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Sandbags are piling up in Mora.
Crews are building temporary flood barriers west of Las Vegas, and San Miguel and Mora county officials are warning residents to be ready to evacuate at a moment’s notice.
Northern New Mexico communities are urgently preparing for the threat of post-fire floods this weekend as the state enters monsoon season.
Officials have been knocking on doors this week to warn residents of possible floods.
“We don’t want anyone to panic – we are not panicked,” Gov. Michelle Lujan Grisham said during a Friday news conference. “But we recognize the risk here, and the potential for flooding is high.”
The largest area facing flooding threats is in the Calf Canyon/Hermits Peak Fire burn scar.
But limited communication in remote areas may complicate evacuations.
Some places are still burning.
As of Friday, the blaze was more than 340,000 acres and 72% contained.
It “just takes one storm” to cause flash floods over burned soil, said National Weather Service meteorologist Scott Overpeck.
“Burned ground … it acts like concrete,” he said. “Water hits it, and runs off.”
The National Weather Service forecast shows the Las Vegas area has a 20% chance of rain on Saturday and 50% chance on Sunday.
State forester Laura McCarthy said Mora County has received two semi-truck loads of collapsible flood barriers.
“There will be impacts to water and wastewater systems, roads and bridges, farms and fields, and outdoor recreation areas,” McCarthy said.
Federal agencies have sent thousands of sandbags to Mora and San Miguel counties.
The federal government is covering 100% of costs for the Emergency Watershed Program, which pays for flood prevention projects on private property.
Mora County Commissioner Veronica Serna warned that floods and mudslides may block bridges and rural roads.
“Your ATVs, your tractors, your trailers, all of that stuff, try to protect it,” Serna said. “Take it up to higher ground. All that stuff could potentially be floating downstream with this flood.”
Santa Clara Pueblo’s forestry crew is helping protect Peterson Reservoir west of Las Vegas from ash and debris.
The reservoir stores some of the city’s water supply.
Foresters are laying burned trees across steep slopes to stabilize the burned soil.
Debris nets, erosion walls and temporary dams are aimed at slowing runoff and preventing ash and debris pollution in the reservoir.
The Gallinas Watershed work is funded by a $7 million U.S. Army Corps of Engineers contract with Idaho-based North Wind Site Services.
Lt. Col. Patrick Stevens, commander for the Army Corps Albuquerque District, said crews are using tools like gabion baskets to slow down water in Gallinas Canyon.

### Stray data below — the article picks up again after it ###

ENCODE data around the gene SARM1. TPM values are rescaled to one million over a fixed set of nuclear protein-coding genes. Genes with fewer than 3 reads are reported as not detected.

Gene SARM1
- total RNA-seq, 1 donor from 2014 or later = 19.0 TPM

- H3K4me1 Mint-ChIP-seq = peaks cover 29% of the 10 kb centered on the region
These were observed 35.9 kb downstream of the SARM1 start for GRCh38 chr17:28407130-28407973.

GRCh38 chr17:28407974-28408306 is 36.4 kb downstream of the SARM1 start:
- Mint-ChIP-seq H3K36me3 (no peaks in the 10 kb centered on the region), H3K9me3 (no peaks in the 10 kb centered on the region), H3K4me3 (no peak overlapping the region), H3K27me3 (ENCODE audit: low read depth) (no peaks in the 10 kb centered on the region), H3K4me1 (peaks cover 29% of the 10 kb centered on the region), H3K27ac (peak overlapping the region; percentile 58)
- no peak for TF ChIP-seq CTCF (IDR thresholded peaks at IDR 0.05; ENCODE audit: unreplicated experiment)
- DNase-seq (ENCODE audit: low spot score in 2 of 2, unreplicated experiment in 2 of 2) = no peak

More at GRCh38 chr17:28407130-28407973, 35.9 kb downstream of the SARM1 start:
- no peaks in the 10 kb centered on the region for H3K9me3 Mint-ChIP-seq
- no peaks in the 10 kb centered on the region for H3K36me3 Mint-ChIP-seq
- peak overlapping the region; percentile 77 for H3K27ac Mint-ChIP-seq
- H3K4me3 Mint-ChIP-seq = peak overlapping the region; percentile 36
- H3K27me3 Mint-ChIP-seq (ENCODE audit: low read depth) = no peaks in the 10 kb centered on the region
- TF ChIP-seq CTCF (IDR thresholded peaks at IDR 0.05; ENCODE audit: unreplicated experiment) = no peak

“These are basically metal baskets that are full of rock,” Stevens said. “You can stack them like Legos to make check dams.”
The state has opened three flood evacuation shelters in northern New Mexico.
Lujan Grisham said that fleeing floods can be a complicated process.
“In a flood with water coming in so many directions, it can take out our evacuation routes,” she said. “So we need folks to do that earlier, not later.”
The fire destroyed two of the three cellphone antennas on top of Mora Mountain.
A portable cellular tower was installed to restore communications in the village of Mora, and another tower should arrive this weekend.
David Dye, New Mexico Homeland Security and Emergency Management secretary, said even with the temporary fixes, routine communication methods for warning residents in flood zones are “not good enough.”
“Knowing that some people have never had cellphone coverage in that area, we’re also distributing weather radios,” Dye said.
New Mexico State Police and county sheriff’s deputies are going door to door, distributing flyers about how to prepare for flash floods with emergency kits and an evacuation plan.
Local agencies are hosting community meetings to complement the emergency alerts and social media posts.
Officials said this will likely not be the last time that residents need to leave flood zones this year.
The National Guard is prepared to use aircraft to evacuate people if they can’t get to higher ground once the water starts rising.
The U.S. Geological Survey is installing more rain gauges in the burn scar to notify downstream residents of impending floods.
The rainfall is a mixed bag for crews still battling the blaze.
Storms may help douse flames in the Pecos Wilderness, but heavy rainfall could cause other problems for firefighters navigating the burned landscape.
Fire operations section chief Jayson Coil, who is overseeing the blaze’s northern zone, warned residents not to drive through floodwaters and debris flows in burned areas.
“This is probably the most complex this incident has been since we got here,” Coil said.